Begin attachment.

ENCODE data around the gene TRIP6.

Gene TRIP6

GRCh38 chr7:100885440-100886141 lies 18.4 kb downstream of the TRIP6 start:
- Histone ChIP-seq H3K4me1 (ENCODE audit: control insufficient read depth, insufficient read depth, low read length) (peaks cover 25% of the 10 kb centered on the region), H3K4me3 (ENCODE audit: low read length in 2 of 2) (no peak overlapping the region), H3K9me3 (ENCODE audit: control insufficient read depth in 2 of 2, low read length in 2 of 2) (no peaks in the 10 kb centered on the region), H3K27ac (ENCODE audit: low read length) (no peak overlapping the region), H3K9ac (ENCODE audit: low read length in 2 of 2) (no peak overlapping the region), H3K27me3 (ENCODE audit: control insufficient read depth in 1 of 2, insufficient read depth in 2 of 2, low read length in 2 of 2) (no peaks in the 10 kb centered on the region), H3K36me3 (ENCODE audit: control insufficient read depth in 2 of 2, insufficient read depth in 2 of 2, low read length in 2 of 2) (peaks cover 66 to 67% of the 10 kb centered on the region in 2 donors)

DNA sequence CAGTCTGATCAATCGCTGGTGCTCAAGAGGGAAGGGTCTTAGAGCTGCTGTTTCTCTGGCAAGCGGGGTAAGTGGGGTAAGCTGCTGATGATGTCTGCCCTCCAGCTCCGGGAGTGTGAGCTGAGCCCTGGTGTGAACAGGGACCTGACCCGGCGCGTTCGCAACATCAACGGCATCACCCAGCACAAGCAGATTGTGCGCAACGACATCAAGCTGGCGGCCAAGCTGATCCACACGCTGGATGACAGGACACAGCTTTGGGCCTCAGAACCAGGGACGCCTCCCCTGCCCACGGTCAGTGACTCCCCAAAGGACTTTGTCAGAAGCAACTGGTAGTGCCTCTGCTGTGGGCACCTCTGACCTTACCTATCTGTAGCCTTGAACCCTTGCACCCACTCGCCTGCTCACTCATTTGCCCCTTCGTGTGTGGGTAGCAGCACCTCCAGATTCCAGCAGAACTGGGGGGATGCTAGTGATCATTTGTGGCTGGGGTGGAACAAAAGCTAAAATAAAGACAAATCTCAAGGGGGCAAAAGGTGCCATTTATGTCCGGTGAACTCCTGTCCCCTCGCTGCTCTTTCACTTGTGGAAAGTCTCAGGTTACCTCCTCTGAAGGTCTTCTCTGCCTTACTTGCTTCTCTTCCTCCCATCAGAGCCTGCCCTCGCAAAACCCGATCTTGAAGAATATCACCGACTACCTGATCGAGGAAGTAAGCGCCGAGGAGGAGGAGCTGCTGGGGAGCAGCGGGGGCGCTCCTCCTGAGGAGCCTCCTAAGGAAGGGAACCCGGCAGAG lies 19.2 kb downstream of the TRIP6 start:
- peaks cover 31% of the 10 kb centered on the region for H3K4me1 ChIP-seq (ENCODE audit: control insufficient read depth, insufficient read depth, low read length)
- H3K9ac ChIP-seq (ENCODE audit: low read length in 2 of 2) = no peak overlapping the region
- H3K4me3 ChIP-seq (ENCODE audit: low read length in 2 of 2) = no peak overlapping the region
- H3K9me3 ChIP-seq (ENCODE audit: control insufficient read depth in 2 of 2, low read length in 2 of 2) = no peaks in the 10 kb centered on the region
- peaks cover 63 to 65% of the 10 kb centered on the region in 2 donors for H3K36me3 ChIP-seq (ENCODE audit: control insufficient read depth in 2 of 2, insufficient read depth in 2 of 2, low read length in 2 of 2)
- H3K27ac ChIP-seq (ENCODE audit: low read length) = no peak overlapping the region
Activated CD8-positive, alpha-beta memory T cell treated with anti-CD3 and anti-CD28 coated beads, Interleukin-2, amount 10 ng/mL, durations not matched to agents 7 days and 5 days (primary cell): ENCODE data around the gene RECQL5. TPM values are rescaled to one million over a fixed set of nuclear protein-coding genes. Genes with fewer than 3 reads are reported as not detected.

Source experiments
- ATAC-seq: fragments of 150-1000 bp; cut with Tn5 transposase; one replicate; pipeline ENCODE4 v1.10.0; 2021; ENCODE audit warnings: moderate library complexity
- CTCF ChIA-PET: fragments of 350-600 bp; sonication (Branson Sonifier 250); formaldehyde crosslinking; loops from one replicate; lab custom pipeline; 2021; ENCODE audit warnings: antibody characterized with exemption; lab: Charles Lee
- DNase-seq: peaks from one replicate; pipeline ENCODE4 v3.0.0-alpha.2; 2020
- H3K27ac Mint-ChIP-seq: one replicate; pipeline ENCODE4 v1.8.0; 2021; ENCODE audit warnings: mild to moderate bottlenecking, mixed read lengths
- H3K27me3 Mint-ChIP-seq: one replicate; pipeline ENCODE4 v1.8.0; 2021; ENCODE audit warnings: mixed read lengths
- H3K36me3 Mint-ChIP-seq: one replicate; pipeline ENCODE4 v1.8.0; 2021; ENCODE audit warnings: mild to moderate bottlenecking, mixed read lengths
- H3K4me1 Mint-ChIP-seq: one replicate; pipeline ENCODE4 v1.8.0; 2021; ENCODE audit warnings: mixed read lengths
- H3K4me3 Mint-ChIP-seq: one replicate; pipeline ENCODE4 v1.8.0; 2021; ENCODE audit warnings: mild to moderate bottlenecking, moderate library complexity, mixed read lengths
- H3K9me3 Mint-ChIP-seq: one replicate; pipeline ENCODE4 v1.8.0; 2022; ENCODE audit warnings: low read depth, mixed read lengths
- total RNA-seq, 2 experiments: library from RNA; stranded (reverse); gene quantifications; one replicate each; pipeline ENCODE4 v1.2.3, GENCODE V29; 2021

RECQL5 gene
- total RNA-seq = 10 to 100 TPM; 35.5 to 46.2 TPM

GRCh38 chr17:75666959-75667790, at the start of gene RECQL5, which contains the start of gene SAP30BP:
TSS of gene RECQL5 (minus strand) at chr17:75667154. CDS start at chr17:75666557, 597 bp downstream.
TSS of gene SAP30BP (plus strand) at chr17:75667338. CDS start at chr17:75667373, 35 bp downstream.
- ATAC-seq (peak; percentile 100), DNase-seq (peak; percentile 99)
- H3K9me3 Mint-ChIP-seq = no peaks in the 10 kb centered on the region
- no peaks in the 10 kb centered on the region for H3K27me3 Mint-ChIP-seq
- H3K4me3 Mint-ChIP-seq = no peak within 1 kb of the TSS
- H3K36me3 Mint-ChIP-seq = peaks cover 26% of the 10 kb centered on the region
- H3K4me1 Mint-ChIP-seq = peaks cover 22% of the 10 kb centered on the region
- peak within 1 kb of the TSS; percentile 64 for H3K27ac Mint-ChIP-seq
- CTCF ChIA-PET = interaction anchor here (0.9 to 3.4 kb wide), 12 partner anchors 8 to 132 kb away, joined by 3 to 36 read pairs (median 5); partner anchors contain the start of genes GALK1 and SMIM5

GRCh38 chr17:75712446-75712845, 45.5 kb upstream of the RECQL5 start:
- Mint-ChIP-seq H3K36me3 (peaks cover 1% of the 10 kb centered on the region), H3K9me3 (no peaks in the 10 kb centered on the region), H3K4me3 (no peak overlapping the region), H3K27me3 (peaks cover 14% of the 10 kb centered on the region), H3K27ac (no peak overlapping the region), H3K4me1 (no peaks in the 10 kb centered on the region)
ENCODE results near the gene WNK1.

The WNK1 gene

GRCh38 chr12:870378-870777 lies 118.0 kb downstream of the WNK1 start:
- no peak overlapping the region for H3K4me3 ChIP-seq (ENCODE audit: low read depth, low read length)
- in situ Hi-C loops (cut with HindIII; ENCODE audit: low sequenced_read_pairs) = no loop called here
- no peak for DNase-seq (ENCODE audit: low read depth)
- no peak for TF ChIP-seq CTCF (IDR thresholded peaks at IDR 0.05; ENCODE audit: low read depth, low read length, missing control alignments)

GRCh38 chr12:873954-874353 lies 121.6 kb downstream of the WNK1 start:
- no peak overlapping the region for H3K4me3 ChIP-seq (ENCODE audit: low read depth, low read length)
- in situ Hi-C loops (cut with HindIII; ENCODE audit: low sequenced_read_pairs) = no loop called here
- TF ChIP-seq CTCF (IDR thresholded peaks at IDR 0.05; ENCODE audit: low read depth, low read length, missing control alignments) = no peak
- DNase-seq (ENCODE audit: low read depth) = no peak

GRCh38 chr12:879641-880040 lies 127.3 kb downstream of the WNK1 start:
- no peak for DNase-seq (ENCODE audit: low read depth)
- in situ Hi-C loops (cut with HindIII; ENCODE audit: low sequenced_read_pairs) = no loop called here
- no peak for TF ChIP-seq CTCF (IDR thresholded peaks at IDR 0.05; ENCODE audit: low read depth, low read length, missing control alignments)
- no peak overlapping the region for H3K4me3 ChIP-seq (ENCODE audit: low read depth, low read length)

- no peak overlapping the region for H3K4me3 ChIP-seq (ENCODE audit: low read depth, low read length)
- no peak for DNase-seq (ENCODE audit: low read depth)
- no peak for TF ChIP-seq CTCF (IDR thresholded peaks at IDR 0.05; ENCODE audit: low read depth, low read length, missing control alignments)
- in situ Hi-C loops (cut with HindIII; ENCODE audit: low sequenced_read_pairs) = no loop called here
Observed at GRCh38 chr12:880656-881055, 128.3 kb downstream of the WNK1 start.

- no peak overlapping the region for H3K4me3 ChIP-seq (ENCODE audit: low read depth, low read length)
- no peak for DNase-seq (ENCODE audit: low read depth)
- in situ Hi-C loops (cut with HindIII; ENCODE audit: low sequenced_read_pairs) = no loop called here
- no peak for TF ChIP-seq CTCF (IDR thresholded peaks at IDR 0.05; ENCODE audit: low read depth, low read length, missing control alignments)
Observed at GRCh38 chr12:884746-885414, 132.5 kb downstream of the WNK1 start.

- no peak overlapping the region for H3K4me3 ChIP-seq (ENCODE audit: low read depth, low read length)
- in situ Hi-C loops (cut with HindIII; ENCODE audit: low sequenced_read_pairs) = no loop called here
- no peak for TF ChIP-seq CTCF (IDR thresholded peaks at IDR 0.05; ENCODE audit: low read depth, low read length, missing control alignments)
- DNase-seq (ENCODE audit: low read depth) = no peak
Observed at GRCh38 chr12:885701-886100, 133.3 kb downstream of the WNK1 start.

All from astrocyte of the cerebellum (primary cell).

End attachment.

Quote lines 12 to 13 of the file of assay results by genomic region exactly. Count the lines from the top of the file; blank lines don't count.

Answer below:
Activated CD8-positive, alpha-beta memory T cell treated with anti-CD3 and anti-CD28 coated beads, Interleukin-2, amount 10 ng/mL, durations not matched to agents 7 days and 5 days (primary cell): ENCODE data around the gene RECQL5. TPM values are rescaled to one million over a fixed set of nuclear protein-coding genes. Genes with fewer than 3 reads are reported as not detected.

Source experiments